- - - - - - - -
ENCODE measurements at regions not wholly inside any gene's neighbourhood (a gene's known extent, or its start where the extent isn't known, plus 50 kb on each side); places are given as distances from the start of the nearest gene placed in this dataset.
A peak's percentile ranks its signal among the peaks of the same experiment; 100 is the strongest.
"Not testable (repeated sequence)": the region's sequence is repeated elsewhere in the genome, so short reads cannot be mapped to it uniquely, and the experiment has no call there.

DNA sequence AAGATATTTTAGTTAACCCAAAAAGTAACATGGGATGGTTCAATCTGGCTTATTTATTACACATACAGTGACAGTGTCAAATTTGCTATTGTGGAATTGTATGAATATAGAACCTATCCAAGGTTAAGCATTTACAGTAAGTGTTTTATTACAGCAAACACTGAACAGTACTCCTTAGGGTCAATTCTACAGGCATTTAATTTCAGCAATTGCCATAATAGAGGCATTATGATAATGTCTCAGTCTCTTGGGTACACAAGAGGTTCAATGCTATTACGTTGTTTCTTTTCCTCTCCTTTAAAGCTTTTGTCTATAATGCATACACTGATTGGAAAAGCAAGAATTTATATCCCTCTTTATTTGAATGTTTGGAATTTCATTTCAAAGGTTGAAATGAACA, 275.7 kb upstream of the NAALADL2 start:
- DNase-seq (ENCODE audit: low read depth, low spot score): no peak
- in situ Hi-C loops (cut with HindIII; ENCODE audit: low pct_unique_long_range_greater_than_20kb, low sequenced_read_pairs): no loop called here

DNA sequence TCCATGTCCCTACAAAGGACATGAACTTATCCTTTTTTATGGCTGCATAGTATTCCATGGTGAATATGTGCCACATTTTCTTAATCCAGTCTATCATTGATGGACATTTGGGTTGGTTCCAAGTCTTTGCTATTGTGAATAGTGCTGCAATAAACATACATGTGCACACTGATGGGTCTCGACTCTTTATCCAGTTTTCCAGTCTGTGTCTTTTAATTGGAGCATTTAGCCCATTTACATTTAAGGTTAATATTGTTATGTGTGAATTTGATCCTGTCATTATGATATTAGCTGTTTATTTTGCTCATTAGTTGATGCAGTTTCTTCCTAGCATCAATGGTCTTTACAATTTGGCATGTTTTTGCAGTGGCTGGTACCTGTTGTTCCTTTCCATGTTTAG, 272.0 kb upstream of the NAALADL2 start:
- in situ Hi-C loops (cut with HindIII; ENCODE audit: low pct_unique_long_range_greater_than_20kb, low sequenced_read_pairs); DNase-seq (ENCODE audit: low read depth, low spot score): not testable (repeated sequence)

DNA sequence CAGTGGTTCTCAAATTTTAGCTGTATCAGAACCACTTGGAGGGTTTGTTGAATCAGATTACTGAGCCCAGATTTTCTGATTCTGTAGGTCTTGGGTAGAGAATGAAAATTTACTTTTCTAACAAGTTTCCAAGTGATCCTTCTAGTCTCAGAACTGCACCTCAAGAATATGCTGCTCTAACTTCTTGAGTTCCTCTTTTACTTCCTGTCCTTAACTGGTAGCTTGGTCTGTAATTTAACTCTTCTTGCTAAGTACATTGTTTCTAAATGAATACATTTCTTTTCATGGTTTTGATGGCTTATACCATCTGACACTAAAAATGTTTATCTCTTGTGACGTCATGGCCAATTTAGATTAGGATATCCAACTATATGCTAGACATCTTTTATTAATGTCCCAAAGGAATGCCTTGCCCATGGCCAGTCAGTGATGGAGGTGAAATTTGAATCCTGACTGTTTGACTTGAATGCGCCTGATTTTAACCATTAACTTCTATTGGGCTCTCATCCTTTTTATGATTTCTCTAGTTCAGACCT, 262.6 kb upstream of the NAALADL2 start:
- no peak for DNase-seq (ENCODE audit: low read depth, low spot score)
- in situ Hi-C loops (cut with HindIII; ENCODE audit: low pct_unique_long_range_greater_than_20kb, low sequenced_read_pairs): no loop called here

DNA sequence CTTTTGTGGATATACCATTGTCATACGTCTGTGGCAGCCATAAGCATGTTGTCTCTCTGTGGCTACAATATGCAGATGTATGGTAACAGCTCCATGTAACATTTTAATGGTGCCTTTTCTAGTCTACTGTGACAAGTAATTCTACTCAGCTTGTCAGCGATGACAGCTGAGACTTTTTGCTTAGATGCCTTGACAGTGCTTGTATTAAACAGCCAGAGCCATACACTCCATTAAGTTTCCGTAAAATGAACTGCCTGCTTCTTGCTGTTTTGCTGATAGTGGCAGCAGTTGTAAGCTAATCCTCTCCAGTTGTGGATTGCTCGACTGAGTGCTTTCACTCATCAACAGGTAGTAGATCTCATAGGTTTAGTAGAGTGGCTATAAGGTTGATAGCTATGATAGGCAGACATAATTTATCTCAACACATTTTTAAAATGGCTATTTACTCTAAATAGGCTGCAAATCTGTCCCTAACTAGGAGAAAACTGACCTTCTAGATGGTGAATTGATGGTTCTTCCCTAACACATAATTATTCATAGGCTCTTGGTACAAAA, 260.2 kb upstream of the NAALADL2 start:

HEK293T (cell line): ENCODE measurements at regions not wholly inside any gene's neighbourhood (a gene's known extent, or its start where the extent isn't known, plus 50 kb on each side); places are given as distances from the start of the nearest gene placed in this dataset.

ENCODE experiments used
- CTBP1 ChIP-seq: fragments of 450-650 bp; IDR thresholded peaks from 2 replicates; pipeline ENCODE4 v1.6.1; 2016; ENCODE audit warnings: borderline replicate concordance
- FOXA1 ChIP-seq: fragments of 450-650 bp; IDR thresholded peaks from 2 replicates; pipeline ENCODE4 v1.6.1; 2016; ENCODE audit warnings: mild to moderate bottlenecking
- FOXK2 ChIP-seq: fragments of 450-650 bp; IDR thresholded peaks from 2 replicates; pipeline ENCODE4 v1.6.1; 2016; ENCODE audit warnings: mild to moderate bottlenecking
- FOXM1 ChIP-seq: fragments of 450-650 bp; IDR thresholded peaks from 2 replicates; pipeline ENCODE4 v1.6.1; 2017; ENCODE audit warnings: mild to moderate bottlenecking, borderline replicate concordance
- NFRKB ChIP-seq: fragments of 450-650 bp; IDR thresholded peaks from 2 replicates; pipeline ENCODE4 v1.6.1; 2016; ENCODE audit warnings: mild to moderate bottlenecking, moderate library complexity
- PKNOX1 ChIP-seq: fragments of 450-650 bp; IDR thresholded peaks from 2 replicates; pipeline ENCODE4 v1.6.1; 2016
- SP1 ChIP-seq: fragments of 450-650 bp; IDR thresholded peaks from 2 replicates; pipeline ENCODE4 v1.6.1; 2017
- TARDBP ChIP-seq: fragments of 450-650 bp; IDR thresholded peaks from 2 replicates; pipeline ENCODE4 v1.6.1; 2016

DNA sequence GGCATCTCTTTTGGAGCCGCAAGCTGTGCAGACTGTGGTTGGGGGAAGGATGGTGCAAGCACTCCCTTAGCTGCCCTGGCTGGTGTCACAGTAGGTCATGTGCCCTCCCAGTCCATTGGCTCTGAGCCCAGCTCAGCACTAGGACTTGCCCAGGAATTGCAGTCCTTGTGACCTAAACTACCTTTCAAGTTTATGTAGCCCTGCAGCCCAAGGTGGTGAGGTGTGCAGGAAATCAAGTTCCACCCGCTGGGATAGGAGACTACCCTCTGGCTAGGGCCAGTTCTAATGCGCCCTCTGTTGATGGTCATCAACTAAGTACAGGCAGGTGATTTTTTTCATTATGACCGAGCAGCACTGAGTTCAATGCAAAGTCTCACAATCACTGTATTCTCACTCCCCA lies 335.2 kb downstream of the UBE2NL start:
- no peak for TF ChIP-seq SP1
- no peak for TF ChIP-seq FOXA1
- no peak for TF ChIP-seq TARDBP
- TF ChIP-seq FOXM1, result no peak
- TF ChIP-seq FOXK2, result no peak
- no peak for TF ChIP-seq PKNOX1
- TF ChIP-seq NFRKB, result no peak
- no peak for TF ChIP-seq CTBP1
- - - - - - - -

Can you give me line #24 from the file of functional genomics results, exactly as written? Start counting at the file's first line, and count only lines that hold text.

- no peak for TF ChIP-seq SP1